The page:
Unnatural Nature: Why Scientists Give Invasive Species Scary Names

Invasive species illustration
Illustration by Dave Barnes

words :
: Bobby Hristova 

Although dog-strangling vine doesn’t strangle dogs, the nickname is no mistake. It’s one of almost 500 invasive species impacting Canada’s native ecosystems, prompting scientists to get creative. “Scientists get people interested in the problem by giving invasive species really terrifying names, which is what happened with dog-strangling vine,” says Darwin Sodhi, an invasive species researcher in Toronto. 

Invasive species are a multi-billion-dollar problem. They sink land value and shrink resources and hurt natural habitats. Dog-strangling vine does this by wrapping around plants, not dogs, until they’re smothered. Thanks to some slick scientists, there are more species with hair-raising names: Bloody-red mysid (a crustacean). Koster’s curse (a perennial shrub). Creeping oxeye (a type of daisy). Others aren’t as ghastly: Rock snot (an algae). Old man’s beard (a shrub). Pink lady’s thumb (a herb). 

Stuart Livingstone, an invasion ecologist and course instructor at the University of Toronto, says these names—dog-strangling vine in particular—aren’t always helpful. “Americans refer to it by the common name, pale swallowwort, so scholars will come to Canada and not recognize the name,” he says. “We need to engage with the public to make them aware of these things, but we need consistency in the science community.” 

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While scientists sit in their labs and spitball nicknames, others are taking the fight further. Ontario’s Ministry of Natural Resources and Forestry launched a campaign a few years ago to raise awareness about the problem, complete with posters of giant carp attacking Tilley-hat wearing paddlers on a Canadian lake.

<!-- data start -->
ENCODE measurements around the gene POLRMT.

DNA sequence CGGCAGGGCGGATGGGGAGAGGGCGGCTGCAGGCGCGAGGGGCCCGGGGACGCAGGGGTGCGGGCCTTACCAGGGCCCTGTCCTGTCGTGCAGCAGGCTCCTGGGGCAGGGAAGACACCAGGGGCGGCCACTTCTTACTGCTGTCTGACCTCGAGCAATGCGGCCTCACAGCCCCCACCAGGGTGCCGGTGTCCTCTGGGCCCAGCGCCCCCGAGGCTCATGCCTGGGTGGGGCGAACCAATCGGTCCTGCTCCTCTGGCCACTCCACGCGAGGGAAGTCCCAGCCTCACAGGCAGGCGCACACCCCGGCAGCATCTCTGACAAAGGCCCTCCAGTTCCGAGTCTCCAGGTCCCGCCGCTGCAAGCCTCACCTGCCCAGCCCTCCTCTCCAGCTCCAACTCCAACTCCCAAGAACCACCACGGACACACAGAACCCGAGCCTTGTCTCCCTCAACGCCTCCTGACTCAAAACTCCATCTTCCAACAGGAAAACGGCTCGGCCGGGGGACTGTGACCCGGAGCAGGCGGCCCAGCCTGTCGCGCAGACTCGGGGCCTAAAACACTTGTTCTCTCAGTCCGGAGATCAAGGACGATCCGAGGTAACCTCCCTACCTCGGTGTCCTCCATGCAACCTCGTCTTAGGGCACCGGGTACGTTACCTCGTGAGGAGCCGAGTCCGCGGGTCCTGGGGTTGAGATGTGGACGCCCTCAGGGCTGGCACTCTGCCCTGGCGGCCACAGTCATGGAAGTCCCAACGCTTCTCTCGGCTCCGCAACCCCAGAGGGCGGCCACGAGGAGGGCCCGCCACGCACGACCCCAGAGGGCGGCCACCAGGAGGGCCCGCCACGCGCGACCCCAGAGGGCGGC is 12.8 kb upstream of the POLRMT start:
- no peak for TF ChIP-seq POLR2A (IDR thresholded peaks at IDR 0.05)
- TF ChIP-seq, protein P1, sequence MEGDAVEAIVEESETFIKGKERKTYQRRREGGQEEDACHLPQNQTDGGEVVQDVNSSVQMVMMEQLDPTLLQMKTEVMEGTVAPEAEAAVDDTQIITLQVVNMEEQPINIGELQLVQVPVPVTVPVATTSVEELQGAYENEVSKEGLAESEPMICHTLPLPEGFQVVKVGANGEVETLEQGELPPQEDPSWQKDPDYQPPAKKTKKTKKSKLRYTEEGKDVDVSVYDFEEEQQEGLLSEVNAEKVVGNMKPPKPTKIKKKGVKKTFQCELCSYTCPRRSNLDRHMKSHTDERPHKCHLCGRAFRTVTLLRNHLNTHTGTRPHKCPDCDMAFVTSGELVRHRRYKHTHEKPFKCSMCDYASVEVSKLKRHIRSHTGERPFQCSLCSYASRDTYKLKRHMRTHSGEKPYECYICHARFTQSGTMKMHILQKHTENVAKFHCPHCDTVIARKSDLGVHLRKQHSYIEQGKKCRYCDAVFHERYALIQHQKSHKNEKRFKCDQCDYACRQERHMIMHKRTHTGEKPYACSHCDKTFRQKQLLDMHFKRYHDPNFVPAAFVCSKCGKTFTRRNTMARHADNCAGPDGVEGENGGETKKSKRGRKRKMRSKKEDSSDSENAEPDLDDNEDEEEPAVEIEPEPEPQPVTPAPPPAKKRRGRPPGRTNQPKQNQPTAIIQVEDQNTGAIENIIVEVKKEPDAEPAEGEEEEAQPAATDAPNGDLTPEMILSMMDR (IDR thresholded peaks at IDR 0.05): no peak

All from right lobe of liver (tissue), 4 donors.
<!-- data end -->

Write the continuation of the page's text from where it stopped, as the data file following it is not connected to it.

The initiative focused on outdoor enthusiasts like boaters, hunters, hikers, campers and cottagers. Jolanta Kowalski, senior media relations officer of the Ministry of Natural Resources and Forestry, says their old-fashioned, “B-movie creature invasion” approach reached more than 1.4 million people. “We wanted them to form an emotional connection to our campaign by showcasing how invasive species could threaten the activities they loved so much,” she says. 



Daniel Simberloff, Professor of Environmental Science at the University of Tennessee, says that while invasive species have some mainstream attention, people still don’t understand the scope of the issues. He says people introduce half of all invasive plants, sometimes as ornamentals or crops. 

“Species can hitchhike if they’re carried in container on ships or in people’s luggage. Marine invaders have been carried on oyster shells,” Simberloff adds. 

It’s one aspect of invasional meltdown, where invaders act like wedding crashers by helping each other sabotage whatever environment they enter. Stuart Livingstone says dog-strangling vine and other species look colourful and healthy because they have no predators and overtake the habitat. His research from 2017 shows how invaders go undetected. 

He surveyed 376 park visitors in Toronto’s Rouge National Urban Park asking them if dog-strangling vine did any harm to the park’s ecosystem and aesthetic. Half of them had never heard of dog-strangling vine and 1 in 3 people surveyed didn’t think of the invader as an enemy. 

“There is invasive species denialism that’s even creeping up in academia. Some scientists won’t admit the plants have negative effects,” Livingstone says. “People don’t realize it’s strangling everything around it.” He believes there’s still more to do. 

“We need to be creative in the way that we’re communicating the science to the public. Giving them eye-catching names and creating these campaigns can help people realize what these plants really do.” – ML